Actions
Begin New Search
Refine Last Search
Cemetery Lookup
Add Burial Records
Help with Find A Grave

Find all Leans in:
 • Putney Vale Cemetery and Crematorium
 • Wimbledon
 • London Borough of Merton
 • Greater London
 • Find A Grave

Top Contributors
Success Stories
Community Forums
Find A Grave Store

Log In
Advertisement

Changes are coming to Find A Grave. See a preview now.

Sir David Lean
Birth: Mar. 25, 1908
Croydon
London Borough of Croydon
Greater London, England
Death: Apr. 16, 1991
Limehouse
London Borough of Tower Hamlets
Greater London, England

Director, Producer. Born the son Helena Tangye and Francis Lean, he was raised in a Quaker household where films and theatre were disapproved of; he was 16 before he saw his first film, but he was captivated. In 1927, he earned him a month's trial, without pay, as the tea boy at Gaumont Studios. Enthusiastic and ambitious, he moved on to become the clapper boy, camera assistant, third assistant director, and finally to editor. By the end of the 1930s he was one of the best paid film editors working in British film industry. His directorial debut came in 1942, with Noel Coward's wartime film "In Which We Serve.” He then founded the production company, Cineguild, which saw his first solo efforts as a director, “This Happy Breed” (1944), followed by two more Coward collaborations; “Blithe Spirit” (1945), and “Brief Encounter” (1945), which won the award for the best British film of year at the International Film Festival in Cannes. "Great Expectations" appeared in 1946, winning three Academy Awards, and "Oliver Twist" in 1948, two years after which his company folded. In 1952, "Breaking the Sound Barrier," won the British Film Academy's award for the year's best picture. On that success, he moved to establish himself in Hollywood with such now classic films as "The Bridge on the River Kwai" (1957), “Lawrence of Arabia” (1962), which is often named his finest film, and “Dr Zhivago” (1965). “Ryan’s Daughter” in 1970, despite its box office success, was poorly very received by critics. He said that the negative press caused him to lose heart, and he did not direct another film for 14 years. In 1984, feeling he had something to prove, he took on an epic. “A Passage to India” which was written, edited, and directed by him, and would receive glowing reviews. The film was nominated for eleven Academy Awards with Lean nominated for three, one for each of the roles he filled. That year he was knighted in recognition of his contribution to the arts. He received the American Film Institute Life Achievement Award in 1990. Hewent into pre-production for his next project, "Nostromo," writing the script and assembling a cast. Six weeks prior to filming, however, he succumbed to throat cancer. The film was never made. Over the course of his career he won two Academy Awards, three Golden Globes, and a BAFTA among others; numbering 29 awards in all. (bio by: Iola)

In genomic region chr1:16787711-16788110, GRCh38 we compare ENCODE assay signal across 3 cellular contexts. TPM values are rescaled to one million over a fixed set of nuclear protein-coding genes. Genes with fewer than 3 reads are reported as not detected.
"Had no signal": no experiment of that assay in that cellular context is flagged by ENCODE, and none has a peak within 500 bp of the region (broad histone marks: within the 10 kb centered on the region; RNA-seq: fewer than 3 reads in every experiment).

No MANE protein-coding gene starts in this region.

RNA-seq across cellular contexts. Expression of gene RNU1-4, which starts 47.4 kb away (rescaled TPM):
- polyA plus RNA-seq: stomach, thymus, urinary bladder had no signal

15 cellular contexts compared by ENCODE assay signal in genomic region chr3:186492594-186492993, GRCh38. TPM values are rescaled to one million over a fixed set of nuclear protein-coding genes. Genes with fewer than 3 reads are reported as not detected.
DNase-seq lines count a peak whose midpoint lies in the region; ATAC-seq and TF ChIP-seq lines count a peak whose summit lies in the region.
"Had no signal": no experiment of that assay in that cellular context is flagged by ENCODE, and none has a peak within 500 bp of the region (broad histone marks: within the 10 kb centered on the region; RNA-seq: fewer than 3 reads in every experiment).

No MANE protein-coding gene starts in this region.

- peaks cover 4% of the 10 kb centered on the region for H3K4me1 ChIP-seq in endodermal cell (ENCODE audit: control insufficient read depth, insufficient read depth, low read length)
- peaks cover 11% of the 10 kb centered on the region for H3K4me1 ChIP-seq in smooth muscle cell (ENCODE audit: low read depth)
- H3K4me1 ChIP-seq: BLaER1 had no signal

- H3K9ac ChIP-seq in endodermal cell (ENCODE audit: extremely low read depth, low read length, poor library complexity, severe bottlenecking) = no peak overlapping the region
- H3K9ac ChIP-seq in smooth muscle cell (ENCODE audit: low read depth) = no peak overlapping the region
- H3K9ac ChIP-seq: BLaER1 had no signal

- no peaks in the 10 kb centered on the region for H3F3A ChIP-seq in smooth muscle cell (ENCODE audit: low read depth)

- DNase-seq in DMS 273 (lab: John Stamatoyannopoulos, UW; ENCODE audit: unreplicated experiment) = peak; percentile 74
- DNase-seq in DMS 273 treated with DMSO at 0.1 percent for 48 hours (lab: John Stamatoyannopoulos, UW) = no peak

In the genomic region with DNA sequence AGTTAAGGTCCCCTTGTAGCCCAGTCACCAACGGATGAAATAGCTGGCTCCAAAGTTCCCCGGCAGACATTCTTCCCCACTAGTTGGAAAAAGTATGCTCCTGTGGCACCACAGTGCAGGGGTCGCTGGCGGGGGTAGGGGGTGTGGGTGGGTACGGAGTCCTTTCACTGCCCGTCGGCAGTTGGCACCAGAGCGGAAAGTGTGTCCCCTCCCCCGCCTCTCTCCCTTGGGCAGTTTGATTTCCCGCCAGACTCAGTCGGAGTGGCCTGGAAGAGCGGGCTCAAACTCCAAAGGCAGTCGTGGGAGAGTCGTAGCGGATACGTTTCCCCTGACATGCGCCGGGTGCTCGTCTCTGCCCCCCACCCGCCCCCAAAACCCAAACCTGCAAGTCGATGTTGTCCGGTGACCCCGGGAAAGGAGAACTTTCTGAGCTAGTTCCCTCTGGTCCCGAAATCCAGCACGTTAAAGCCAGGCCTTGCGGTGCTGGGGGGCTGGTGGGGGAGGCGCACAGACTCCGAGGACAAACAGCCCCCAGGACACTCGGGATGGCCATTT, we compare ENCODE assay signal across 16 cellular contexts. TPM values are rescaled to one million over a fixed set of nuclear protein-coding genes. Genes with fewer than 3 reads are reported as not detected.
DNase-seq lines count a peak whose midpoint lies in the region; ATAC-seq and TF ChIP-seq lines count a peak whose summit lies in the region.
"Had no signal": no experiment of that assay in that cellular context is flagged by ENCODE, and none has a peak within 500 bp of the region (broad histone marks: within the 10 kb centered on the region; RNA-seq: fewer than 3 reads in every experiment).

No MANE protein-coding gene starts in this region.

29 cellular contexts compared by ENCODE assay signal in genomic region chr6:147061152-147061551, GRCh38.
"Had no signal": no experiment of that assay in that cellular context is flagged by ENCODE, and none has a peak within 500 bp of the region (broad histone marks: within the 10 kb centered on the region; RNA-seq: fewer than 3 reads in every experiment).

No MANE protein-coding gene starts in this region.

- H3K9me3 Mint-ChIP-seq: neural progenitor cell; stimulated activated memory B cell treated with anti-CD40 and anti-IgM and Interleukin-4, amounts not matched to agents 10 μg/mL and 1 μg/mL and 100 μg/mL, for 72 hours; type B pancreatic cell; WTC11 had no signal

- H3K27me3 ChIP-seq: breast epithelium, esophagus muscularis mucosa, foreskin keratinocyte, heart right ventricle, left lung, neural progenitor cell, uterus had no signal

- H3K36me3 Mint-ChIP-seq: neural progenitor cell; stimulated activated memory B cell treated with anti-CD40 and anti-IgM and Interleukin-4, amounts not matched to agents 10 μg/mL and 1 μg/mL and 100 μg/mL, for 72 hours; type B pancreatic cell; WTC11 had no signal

Family links: 
 Spouse:
  Ann Todd (1909 - 1993)*
 
*Calculated relationship
 
Burial:
Putney Vale Cemetery and Crematorium
Wimbledon
London Borough of Merton
Greater London, England
 
Maintained by: Find A Grave
Originally Created by: David Conway
Record added: Oct 23, 2002
Find A Grave Memorial# 6871582
Sir David Lean
Added by: Anonymous
 
Sir David Lean
Cemetery Photo
Added by: tipsy hopper
 
Photos may be scaled.
Click on image for full size.


- Pamela Howlett
 Added: Aug. 25, 2017

- Bunny
 Added: Apr. 16, 2017

- J. Bruce Fox
 Added: Apr. 16, 2017
There are 305 more notes not showing...
Click here to view all notes...
Do you have a photo to add? Click here
How famous was this person?
Current ranking for this person: (4.3 after 110 votes)
 

Privacy Statement and Terms of Service